We are apologize for the inconvenience but you need to download
more modern browser in order to be able to browse our page

Download Safari
Download Safari
Download Chrome
Download Chrome
Download Firefox
Download Firefox
Download IE 10+
Download IE 10+

Settlement learning curve

The parameters of the Waikato Raupatu settlement deal were struck six months before the coronation anniversary of Dame Te Atairangikaahu.

At this meeting at Hopuhopu, Sir Robert Mahuta introduced the relativity clause, a mechanism to future proof the tribe’s settlement so Waikato would not be penalised for being the first iwi to resolve their historic land confiscation claim with the Crown. In fact, it ensures that it will remain the largest.

Tainui legal advisor Shane Solomon attributes the clause to Mahuta’s intellect and ability to understand the political landscape. The government had already suffered a huge backlash from Maaori over its fiscal envelope plan but was desperate for a settlement on its books. Waikato was equally desperate.

“It was a last-minute-late-at-night agreement,” said Solomon.

Only Ngaai Tahu received similar dispensation, due in part to Tipene O’Regan and Mahuta staying in regular contact about the trials and tribulations of their negotiations. All sides were on a treaty settlement learning curve although the government soon wised up about the economic ramifications of the relativity clause.

But Prime Minister Jim Bolger stands by the decision.

“Somebody had to break the log jam in this new era and go first.”

Waikato ushered in that era on May 22 by signing its deed of settlement.

Te Arikinui Dame Te Atairangikaahu and Prime Minister Hon. Jim Bolger after signing the Waikato- Tainui Raupatu Settlement Deed. Credit Tai Moana

During the poowhiri Bolger and Minister of Treaty Settlements Doug Graham were escorted on to Tuurangawaewae marae by Tuuheitia, the future leader of the Kiingitanga, former MP and Tainui statesman Koro Wetere and Tom Winitana, an adviser to the Office of Treaty Settlements.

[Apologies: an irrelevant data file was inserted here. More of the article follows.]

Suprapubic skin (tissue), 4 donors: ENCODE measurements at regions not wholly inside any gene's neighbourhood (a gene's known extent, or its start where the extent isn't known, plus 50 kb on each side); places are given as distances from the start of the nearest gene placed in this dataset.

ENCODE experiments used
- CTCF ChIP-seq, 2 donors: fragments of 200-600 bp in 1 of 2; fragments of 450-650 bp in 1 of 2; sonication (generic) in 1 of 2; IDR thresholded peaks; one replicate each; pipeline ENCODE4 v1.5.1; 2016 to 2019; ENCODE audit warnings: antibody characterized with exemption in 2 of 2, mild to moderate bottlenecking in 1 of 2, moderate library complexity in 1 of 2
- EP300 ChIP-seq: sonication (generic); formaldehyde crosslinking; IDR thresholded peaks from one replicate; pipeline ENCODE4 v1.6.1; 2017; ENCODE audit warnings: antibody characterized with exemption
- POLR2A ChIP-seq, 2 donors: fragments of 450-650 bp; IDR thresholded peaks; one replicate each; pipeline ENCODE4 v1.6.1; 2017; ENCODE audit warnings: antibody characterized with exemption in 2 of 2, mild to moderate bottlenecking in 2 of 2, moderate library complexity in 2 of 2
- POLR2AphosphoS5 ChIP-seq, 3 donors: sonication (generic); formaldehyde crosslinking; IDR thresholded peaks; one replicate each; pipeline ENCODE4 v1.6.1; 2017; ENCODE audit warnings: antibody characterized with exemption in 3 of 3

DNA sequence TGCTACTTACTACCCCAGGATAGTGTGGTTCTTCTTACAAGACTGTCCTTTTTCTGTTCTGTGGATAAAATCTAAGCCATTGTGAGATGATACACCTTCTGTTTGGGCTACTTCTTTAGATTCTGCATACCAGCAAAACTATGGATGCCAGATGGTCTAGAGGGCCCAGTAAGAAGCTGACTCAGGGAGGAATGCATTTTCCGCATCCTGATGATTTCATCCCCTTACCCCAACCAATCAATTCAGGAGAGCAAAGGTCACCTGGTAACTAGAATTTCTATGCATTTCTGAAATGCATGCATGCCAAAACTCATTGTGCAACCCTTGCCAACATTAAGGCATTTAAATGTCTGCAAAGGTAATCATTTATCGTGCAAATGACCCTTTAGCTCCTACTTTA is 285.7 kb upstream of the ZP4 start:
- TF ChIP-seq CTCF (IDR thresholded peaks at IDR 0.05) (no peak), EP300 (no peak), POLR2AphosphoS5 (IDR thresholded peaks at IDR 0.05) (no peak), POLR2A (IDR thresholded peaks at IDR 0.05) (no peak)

Receiving them were kaumaatua who had played their part in the claim, Tui Adams, Waea Mauriohooho and Hare Puke. They were joined by Mahuta, Te Atairangikaahu, her husband Whatumoana Paki and Timi Te Heuheu representing his father the paramount chief of Ngaati Tuuwharetoa, Sir Hepi Te Heuheu.

As the karanga drew their manuhiri in, chanting rang out among the lines of women whose stark black clothing was relieved by parekawakawa and scarves of navy blue, the colour of the stylised hawk on Te Atairangikaahu’s personal flag.

Manuhiri were also greeted with the sight of Tuaiwa Rickard outside the marae gate, who pronounced the day as one of mourning.

She criticised the way in which treaty settlements were negotiated, considering the process divisive, the settlements unjust, and the haste to sign obscene. Her response to the negotiators of the 1995 Waikato Rauato Settlement was that her hapuu of Tainui-Aawhiro in Whaaingaroa stood outside the deal. 

But the stage was set.

Crowds of people and media jammed the marae facing Maahinaarangi where the deed of settlement rested on a table.

As it was signed by Te Atairangikaahu and the Prime Minister, a sacred stone talisman of Korotangi, the kaitiaki that led the Tainui canoe from Hawaiki to Aotearoa, watched over yet another significant event in the tribe’s journey.